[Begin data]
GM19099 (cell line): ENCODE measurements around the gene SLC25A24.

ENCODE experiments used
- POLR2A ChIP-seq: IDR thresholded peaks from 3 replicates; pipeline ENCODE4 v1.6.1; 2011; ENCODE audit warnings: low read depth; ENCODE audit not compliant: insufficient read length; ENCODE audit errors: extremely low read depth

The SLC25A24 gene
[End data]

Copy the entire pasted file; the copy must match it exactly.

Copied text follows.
GM19099 (cell line): ENCODE measurements around the gene SLC25A24.

ENCODE experiments used
- POLR2A ChIP-seq: IDR thresholded peaks from 3 replicates; pipeline ENCODE4 v1.6.1; 2011; ENCODE audit warnings: low read depth; ENCODE audit not compliant: insufficient read length; ENCODE audit errors: extremely low read depth

The SLC25A24 gene